On July 4, 2013, Adly Mansour was sworn in as Egypt’s interim president. Since then, the Muslim Brotherhood, an extremely influential Islamic movement, has reported that a senior Arab member of the media has made claims that Mansour is of Jewish decent. According to The Alegemeiner, the person who made the claim is an Al-Jazeera reporter named Ahmed Mansour (who, despite sharing a last name, is not related to the interim president).
In a recent article, YNet author Roi Kais says their reasoning was that “…Adly Mansour is considered to be a Seventh Day Adventist and is therefore of Jewish descent.” The article also claimed that evidence of Mansour’s Jewishness was rooted, as reiterated in a Jerusalem Post article, that “[t]he article on IkhwanOnline, according to the Post, posited that Mansour’s appointment was backed by Israel and the US as part of a plan to eventually install leading opposition figure and former IAEA chief Mohamed ElBardei as president.” As it turns out, ElBardei has turned down an invitation to join the Shura Council, so long as it denies the Holocaust.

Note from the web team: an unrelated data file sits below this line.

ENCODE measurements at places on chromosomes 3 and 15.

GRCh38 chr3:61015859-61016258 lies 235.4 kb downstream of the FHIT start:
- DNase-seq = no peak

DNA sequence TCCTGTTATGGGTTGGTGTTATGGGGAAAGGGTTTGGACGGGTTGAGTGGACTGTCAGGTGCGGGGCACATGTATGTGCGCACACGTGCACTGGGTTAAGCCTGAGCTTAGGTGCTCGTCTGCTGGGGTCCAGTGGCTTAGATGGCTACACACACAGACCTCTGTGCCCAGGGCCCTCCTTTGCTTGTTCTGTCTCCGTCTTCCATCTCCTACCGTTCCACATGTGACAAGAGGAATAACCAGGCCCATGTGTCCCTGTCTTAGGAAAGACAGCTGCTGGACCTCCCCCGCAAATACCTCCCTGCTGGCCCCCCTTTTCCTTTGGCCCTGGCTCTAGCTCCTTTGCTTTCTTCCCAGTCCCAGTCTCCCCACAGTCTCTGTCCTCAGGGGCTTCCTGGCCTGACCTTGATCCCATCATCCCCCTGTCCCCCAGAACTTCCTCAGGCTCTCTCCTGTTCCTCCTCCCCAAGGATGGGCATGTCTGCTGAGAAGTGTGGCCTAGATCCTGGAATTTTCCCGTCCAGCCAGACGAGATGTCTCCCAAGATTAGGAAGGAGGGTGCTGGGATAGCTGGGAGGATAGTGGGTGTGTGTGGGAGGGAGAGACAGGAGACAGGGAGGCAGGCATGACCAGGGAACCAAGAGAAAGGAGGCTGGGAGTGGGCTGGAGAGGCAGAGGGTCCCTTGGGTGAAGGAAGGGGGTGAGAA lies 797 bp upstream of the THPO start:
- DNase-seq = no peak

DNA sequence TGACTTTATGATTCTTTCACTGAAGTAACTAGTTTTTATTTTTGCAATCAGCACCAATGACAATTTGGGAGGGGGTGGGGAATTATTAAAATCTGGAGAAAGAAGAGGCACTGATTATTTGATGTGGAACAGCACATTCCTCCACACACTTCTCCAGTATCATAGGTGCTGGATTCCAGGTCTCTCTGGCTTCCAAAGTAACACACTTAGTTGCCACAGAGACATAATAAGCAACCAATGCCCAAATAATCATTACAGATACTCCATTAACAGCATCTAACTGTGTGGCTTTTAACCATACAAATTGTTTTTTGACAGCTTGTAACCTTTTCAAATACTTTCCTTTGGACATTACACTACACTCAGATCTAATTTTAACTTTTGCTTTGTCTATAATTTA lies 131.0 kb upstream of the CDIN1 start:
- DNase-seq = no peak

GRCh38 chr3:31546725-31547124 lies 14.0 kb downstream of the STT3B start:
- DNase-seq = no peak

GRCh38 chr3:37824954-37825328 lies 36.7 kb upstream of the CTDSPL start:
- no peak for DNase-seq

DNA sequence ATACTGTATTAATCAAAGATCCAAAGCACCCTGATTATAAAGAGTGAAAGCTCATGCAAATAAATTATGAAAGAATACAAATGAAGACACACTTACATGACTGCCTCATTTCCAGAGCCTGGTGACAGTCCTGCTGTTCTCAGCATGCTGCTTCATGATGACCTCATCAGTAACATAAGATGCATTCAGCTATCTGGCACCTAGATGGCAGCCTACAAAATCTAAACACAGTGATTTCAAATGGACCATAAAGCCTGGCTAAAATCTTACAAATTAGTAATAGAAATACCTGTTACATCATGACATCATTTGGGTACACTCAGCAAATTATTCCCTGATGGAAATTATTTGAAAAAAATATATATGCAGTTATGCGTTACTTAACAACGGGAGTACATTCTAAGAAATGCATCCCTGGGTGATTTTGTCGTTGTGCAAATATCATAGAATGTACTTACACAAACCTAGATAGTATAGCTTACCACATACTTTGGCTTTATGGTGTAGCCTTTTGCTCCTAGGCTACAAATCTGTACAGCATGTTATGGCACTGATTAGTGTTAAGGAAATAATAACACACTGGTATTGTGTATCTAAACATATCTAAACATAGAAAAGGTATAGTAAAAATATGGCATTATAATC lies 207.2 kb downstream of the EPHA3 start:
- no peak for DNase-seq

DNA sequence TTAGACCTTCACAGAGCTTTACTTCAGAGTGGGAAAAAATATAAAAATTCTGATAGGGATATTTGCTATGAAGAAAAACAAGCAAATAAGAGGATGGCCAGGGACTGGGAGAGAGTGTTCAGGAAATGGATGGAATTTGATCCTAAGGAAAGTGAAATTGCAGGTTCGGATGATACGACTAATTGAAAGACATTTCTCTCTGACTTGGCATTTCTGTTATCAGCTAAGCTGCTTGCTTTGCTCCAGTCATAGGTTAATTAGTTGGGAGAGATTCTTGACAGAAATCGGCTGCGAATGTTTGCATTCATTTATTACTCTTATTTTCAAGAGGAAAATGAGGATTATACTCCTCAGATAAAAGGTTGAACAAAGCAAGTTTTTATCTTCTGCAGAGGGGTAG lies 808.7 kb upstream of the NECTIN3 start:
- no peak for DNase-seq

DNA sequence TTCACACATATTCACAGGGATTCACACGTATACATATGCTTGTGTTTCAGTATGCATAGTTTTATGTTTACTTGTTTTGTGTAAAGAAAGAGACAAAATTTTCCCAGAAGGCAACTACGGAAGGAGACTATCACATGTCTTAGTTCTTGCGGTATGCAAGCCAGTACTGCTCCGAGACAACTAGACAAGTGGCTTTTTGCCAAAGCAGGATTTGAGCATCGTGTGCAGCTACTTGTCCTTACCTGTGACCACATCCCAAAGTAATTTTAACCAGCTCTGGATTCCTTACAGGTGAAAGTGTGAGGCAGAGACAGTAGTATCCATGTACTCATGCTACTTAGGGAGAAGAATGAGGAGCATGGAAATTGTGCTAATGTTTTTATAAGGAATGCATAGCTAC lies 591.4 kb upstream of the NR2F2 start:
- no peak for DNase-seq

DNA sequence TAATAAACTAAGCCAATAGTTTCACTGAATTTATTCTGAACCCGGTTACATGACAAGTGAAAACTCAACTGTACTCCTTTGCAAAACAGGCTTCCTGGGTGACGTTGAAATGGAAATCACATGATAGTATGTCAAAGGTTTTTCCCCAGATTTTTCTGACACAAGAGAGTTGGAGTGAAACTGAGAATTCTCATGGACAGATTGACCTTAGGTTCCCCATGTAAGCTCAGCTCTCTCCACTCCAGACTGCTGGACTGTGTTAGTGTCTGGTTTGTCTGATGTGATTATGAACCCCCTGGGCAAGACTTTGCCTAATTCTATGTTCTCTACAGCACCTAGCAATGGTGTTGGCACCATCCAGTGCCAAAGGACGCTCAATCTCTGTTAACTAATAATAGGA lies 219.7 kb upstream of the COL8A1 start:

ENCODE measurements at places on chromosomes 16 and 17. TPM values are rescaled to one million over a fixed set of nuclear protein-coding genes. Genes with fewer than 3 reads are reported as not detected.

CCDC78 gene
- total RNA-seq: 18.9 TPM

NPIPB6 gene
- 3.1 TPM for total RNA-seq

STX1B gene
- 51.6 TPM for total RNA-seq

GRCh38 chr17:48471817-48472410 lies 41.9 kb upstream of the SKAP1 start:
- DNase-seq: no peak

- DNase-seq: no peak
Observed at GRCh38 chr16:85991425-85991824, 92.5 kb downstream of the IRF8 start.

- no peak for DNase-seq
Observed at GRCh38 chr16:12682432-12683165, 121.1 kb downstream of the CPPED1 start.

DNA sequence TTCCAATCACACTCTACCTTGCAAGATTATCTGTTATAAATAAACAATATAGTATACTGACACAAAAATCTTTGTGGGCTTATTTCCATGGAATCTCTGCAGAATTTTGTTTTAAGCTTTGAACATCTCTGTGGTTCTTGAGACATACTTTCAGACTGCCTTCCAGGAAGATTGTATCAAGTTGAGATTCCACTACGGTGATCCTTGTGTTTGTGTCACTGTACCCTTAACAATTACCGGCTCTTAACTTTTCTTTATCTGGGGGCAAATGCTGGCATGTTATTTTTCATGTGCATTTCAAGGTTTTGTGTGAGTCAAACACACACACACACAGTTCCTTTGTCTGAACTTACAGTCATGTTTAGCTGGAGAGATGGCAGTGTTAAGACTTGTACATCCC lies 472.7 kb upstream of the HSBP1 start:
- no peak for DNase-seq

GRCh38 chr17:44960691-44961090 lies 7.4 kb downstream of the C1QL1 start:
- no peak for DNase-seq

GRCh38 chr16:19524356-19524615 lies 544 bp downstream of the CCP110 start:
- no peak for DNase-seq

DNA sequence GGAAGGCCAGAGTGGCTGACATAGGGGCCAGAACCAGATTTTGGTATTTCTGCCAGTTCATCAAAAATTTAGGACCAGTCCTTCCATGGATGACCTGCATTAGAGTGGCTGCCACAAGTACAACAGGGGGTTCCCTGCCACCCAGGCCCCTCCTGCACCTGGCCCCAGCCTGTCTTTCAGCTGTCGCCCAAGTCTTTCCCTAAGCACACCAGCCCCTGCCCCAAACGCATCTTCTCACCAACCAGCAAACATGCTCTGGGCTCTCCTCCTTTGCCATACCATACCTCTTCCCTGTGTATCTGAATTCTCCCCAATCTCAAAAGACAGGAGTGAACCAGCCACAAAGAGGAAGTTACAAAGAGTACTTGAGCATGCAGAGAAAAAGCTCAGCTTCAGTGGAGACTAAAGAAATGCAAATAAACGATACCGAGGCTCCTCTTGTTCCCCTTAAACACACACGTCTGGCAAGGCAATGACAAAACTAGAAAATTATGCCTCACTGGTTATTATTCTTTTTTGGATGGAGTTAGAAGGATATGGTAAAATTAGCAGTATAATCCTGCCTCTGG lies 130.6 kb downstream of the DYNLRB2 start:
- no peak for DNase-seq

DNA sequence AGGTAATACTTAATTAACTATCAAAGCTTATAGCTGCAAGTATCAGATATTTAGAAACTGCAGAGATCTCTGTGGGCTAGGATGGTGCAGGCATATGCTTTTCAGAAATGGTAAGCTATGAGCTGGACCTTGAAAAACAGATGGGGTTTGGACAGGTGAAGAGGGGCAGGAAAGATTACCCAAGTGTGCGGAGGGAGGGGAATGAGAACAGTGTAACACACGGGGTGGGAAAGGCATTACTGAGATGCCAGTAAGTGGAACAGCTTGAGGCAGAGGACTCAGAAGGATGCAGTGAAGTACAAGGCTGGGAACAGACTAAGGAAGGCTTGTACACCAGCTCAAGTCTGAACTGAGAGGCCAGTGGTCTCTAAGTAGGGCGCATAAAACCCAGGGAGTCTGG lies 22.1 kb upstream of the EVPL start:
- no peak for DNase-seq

While the Muslim Brotherhood has since taken this article down, it is still of note.
To most, the Jewish allegation may seem like a harmless claim, but it is fueled with historical tensions. Just as religion plays a major role in United States politics, it has a significant influence on Mansour’s ability to keep his people under control, no matter how false the accusations.
Contributed by CAMERA Intern Rachel Wolf